"To give anything less than your best is to sacrifice the gift." -Pre. Cross Country is a sport that requires pushing oneself through immense pain to achieve a goal. I never wanted to go through any of those pains to achieve anything. I used to think that I was going to participate in an after school activity for fun, but then my cross country team won the state championship meet, now I know I can do anything I put my mind to.
Ever since I was little and even now, I have always loved sports that involve running, including track. In middle school when I was in seventh grade, I wanted to participate in track because I knew I would enjoy the sport. Track started in the spring during seventh grade, and the first couple of practices I thought were challenging because of what little practice I had before track had even started. From this point on, I knew I would have to work hard to reach the goals that I wanted to accomplish, and to even get personal records in running so that I could compete in sectional or even state meets that include top runners from every school. I had also kept in mind on what events I wanted to compete in, which were the one hundred meter dash,
Cross country has helped me with my transition from childhood and adulthood by teaching me that success is earned through hard work, determination, and leading by example. That's what I did after my first bad race, I worked hard and continued on my quest and showed my coaches and my teammates that I could lead the
My participation in Cross Country over the past 4 years has influenced me greatly. Particularly in my senior year, it taught me how to work hard, bond with my teammates, and really appreciate the sport. It has influenced my career goals through possibly looking towards a health career, and has bonded me with my family by their support through the season.
And we were off; All 13 of our runners and 55 of theirs exploding off the starting line and across the field. I was in front, I always was for about the first 100 yards, then a wave of runners passed me and I settled in to where I was supposed to be. The light rain hit my face and body as I pushed through the 3.1 mile course. Although I had no shot at winning, I hoped my teammates in front of me were giving it all they had, albeit they most likely weren’t doing much better. After settling into a rhythm, I started to battle with a runner near me.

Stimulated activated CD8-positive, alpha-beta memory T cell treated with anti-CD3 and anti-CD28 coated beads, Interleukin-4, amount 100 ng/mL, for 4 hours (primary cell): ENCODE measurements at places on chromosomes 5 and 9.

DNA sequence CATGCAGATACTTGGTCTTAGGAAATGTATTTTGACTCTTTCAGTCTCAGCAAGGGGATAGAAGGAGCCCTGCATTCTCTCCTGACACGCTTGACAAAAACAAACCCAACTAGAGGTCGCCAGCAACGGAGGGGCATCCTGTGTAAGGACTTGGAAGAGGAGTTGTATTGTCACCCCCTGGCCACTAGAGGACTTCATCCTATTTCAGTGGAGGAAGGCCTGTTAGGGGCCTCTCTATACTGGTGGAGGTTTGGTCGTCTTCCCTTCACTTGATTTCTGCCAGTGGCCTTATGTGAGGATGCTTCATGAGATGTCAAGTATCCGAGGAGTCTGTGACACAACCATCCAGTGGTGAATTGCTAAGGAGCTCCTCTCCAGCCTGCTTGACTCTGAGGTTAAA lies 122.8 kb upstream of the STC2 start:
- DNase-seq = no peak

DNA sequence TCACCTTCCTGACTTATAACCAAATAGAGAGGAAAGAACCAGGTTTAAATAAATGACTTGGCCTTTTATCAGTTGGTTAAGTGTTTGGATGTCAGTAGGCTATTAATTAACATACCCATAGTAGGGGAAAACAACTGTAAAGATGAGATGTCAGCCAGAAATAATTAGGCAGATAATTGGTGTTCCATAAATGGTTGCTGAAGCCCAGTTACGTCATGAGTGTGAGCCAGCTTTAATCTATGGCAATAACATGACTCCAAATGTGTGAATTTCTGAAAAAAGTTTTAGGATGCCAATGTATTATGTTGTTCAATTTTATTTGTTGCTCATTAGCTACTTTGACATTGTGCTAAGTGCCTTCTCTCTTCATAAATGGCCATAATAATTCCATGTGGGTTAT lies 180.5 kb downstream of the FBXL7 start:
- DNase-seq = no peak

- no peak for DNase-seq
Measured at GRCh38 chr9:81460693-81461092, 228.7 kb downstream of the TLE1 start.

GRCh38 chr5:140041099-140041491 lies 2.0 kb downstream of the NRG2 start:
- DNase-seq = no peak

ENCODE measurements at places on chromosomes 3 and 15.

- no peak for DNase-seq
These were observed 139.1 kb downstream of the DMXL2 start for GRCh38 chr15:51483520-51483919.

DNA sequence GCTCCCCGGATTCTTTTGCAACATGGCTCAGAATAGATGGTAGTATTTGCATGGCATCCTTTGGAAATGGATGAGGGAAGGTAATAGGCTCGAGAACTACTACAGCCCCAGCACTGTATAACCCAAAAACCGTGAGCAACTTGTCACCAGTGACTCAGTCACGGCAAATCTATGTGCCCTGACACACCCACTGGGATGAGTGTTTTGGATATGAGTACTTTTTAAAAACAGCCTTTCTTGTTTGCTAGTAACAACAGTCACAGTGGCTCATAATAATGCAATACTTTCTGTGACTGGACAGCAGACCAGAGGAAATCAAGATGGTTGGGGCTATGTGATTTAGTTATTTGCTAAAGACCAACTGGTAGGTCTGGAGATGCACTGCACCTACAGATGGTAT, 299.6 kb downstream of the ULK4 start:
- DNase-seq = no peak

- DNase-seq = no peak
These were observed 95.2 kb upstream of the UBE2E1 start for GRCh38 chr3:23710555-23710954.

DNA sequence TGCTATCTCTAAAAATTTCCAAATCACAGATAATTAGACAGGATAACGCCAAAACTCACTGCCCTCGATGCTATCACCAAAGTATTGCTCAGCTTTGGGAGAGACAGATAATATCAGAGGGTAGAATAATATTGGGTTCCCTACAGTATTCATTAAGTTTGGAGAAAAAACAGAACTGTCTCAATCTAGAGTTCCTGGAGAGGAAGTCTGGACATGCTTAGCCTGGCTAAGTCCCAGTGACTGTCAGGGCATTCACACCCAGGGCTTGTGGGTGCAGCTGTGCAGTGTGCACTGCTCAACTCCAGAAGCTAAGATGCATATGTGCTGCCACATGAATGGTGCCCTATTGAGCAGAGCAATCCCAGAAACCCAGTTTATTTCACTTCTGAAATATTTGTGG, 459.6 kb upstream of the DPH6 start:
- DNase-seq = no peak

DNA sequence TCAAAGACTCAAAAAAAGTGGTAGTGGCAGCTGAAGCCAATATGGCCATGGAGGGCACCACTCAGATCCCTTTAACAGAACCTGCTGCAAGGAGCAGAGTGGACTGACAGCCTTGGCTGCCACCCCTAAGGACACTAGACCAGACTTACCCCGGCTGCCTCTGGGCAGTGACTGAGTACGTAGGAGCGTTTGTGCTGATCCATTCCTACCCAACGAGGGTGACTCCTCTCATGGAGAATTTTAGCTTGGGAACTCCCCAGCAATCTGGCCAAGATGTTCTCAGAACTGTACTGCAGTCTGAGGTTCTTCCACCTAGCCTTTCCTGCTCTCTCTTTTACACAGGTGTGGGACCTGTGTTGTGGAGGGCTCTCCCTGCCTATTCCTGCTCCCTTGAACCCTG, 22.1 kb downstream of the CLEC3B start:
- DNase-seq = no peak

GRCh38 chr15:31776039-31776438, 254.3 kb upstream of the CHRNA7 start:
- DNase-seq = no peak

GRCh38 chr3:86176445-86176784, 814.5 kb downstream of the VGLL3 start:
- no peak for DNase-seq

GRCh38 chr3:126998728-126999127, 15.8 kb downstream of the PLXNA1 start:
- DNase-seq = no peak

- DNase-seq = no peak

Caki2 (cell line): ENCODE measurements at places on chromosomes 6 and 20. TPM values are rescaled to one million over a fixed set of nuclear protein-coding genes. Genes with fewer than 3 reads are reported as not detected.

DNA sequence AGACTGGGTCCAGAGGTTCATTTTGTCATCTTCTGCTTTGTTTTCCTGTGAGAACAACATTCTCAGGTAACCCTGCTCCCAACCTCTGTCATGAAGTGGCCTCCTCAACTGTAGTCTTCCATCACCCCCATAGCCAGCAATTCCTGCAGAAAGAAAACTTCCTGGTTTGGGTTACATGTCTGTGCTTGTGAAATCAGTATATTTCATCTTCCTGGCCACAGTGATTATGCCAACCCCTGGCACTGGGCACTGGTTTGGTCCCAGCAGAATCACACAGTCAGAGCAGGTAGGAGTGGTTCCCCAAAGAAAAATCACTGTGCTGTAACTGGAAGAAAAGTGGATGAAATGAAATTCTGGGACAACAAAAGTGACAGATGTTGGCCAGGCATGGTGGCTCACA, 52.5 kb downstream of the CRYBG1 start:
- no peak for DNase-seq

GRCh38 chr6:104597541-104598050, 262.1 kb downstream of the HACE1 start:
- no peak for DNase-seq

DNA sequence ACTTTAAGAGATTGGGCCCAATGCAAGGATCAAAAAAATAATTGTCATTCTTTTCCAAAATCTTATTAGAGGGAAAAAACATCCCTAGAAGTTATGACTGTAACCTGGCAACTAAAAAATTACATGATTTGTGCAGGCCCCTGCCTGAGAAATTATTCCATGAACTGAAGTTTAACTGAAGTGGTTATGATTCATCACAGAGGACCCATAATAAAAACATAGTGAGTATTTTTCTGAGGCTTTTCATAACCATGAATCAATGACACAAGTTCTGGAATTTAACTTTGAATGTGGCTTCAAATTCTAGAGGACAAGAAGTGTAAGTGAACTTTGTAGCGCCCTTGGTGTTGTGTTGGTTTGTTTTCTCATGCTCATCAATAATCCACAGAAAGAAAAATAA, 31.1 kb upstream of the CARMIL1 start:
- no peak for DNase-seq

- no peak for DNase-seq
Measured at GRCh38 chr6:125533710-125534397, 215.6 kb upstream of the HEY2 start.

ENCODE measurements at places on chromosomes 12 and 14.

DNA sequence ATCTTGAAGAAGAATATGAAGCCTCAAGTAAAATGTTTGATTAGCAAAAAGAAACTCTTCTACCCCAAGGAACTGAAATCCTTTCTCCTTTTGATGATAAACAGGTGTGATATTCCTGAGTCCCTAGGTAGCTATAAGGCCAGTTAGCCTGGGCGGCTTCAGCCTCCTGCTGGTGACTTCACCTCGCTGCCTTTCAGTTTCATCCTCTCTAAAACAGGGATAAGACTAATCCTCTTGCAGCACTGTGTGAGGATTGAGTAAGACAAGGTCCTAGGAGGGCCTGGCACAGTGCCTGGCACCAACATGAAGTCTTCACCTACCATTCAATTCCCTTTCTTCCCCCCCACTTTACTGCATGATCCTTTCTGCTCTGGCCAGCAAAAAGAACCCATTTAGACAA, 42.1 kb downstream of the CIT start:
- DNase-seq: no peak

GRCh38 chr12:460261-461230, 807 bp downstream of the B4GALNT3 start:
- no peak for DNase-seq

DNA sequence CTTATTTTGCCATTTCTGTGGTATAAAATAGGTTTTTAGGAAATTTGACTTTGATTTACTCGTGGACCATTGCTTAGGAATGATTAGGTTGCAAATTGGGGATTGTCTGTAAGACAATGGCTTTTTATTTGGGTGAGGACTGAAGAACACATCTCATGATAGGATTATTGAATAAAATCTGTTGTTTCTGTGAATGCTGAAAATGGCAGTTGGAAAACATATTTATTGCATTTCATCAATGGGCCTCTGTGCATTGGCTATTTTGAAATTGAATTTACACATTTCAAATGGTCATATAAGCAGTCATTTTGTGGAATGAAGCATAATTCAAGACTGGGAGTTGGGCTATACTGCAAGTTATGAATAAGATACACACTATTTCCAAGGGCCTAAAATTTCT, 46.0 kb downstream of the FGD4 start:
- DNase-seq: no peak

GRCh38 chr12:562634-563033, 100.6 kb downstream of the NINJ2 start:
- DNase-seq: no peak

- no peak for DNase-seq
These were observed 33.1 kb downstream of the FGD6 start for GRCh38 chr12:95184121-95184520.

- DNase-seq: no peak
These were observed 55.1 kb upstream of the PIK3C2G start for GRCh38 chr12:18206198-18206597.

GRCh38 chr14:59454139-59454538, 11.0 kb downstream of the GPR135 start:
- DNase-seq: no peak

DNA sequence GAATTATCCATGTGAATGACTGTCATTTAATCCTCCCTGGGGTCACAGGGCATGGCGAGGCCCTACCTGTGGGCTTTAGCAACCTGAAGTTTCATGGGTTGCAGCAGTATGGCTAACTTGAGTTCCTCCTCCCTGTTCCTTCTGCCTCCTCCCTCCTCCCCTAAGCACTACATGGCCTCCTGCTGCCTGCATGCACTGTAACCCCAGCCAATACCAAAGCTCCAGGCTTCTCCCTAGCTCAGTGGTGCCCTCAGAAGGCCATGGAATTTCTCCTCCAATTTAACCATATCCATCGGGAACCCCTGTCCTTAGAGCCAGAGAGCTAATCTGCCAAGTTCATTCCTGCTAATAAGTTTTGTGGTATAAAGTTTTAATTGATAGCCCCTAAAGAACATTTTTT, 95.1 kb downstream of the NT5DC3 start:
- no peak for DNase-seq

During my final year of Cross Country around Regionals at Oglethorpe, I ran my final race for my high school career. Banks County was nearly number one in the State, the furthest we had ever ranked in history, and spirit and hopes for State Championship were high. I was nervous, like nobody’s business, I had messed up during my senior night because I was upset for my parents for not showing up and escorting me. And I was scared that I was going to do horribly. But as I ran, I realized that if I let my past mistakes and failures hold me back or get in my way, so I ran, harder and better than I ever had before and apparently even beat a “skinny kid”.
One incident I can recount when I experienced failure was when I joined Cross Country. Since, I can remember I have always excelled at everything I did, from my academics to dance class to music lessons. When I entered into my freshman year of high school, I decided I would to join an athletic team in order to keep myself occupied outside of academics. I figured joining a sport would be another good attribute to add to my resume. Initially, my mind was set to join the soccer team. However, I found out there weren’t any openings available. The only team that had an opening was The Cross Country Team. I was terrified…my parents encouraged me to join as there wasn’t an option not to.
All things in life can be enjoyable but also unexpected. Everyone has their own natural high. My natural high is riding my dirt bike. Even though riding my dirt bike is fun, it can also be very dangerous. It is very important to always wear safety gear while operating an off-road vehicle. Remember to always pay attention to the surroundings.